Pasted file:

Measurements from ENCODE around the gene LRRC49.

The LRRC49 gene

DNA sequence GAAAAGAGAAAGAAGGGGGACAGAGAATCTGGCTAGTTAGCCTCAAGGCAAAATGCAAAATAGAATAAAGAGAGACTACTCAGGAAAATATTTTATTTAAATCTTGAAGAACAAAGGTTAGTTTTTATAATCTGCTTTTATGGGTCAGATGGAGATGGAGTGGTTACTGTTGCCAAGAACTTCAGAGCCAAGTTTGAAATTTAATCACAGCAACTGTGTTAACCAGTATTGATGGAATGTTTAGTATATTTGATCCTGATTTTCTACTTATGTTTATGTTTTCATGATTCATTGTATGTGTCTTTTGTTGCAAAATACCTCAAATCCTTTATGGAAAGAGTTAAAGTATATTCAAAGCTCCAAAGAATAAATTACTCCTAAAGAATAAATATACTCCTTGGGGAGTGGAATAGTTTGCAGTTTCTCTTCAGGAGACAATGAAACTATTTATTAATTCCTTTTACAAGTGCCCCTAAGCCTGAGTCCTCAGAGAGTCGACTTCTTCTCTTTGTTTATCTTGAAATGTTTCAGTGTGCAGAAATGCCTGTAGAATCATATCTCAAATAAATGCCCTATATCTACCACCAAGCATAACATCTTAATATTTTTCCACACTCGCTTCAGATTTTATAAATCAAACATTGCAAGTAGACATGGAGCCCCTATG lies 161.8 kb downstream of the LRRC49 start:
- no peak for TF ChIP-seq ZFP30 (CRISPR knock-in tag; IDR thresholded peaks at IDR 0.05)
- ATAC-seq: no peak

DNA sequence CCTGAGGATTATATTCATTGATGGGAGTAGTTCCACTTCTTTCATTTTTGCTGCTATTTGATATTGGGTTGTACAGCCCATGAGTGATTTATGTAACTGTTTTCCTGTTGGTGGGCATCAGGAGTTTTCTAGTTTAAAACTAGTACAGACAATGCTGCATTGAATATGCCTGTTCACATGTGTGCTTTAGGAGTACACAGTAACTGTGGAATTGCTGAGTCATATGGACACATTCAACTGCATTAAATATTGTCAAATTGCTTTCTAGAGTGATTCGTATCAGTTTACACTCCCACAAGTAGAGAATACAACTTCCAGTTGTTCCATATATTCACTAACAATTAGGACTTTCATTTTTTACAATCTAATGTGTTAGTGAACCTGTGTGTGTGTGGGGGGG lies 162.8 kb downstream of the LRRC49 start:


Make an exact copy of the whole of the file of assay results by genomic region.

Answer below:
Measurements from ENCODE around the gene LRRC49.

The LRRC49 gene

DNA sequence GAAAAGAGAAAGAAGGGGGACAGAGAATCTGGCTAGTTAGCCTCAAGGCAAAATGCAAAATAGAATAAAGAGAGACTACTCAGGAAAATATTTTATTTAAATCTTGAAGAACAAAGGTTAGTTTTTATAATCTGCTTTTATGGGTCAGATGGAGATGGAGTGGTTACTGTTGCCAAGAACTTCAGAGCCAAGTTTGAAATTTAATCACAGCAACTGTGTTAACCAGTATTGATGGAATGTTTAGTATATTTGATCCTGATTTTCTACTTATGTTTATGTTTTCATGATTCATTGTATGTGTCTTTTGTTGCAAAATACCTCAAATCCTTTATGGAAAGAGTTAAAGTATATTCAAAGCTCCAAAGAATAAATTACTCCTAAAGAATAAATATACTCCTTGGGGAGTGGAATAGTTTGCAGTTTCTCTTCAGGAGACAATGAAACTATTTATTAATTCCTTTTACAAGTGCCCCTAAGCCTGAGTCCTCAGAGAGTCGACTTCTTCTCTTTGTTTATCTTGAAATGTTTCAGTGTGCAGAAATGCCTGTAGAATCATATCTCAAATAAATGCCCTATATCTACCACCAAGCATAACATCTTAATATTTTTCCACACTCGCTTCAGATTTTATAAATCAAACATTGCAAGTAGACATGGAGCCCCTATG lies 161.8 kb downstream of the LRRC49 start:
- no peak for TF ChIP-seq ZFP30 (CRISPR knock-in tag; IDR thresholded peaks at IDR 0.05)
- ATAC-seq: no peak

DNA sequence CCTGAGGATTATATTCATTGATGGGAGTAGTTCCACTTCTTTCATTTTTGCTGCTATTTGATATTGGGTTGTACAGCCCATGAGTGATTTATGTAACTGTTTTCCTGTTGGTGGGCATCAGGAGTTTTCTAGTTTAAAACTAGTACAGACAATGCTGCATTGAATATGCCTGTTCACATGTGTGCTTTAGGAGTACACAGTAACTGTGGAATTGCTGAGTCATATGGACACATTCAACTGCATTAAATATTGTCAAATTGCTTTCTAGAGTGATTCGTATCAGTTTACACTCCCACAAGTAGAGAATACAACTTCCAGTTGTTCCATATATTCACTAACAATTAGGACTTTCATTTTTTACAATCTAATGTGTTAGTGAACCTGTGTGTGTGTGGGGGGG lies 162.8 kb downstream of the LRRC49 start: